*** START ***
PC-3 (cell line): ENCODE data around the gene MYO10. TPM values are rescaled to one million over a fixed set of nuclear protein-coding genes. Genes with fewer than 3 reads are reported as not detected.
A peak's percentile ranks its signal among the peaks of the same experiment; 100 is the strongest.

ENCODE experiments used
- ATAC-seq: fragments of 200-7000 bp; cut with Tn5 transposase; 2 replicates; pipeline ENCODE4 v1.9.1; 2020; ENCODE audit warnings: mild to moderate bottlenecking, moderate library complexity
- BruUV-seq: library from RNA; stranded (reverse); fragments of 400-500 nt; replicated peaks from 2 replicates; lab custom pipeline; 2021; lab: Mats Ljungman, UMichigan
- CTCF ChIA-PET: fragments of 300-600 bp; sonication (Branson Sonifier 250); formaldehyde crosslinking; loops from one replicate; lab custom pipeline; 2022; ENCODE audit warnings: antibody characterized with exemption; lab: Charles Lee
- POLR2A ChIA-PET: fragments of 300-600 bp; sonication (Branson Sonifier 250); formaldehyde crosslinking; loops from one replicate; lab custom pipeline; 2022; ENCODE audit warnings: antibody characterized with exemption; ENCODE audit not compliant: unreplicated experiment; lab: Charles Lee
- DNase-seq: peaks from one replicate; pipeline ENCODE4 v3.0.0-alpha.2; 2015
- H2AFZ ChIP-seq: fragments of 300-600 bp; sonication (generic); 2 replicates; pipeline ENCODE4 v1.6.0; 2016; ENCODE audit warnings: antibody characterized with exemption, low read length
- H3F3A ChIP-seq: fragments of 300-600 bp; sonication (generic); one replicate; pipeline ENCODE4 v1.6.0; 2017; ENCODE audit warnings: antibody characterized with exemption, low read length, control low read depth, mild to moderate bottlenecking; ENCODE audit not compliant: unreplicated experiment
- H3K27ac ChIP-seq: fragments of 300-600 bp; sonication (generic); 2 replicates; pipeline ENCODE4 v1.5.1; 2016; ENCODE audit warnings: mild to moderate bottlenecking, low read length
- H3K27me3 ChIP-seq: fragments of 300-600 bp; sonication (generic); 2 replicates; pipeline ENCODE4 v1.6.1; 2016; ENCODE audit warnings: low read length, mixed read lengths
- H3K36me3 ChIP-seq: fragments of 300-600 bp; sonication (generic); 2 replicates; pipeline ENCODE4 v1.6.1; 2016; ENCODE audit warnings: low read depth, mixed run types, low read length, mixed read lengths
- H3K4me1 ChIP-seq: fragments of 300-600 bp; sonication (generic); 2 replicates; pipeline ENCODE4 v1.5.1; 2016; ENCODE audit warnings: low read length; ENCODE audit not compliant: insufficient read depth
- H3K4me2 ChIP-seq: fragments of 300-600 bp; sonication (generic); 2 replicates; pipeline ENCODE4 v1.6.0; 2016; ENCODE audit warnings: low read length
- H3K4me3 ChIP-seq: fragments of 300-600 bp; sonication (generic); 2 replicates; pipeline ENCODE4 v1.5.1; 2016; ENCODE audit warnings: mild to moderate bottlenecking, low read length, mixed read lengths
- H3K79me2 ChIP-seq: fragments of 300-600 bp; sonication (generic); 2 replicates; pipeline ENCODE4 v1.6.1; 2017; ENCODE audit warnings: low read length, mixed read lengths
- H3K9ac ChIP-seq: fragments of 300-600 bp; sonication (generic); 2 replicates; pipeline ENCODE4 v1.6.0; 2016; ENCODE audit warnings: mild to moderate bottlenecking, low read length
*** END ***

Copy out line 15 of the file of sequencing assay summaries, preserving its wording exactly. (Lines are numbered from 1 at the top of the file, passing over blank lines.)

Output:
- H3K4me2 ChIP-seq: fragments of 300-600 bp; sonication (generic); 2 replicates; pipeline ENCODE4 v1.6.0; 2016; ENCODE audit warnings: low read length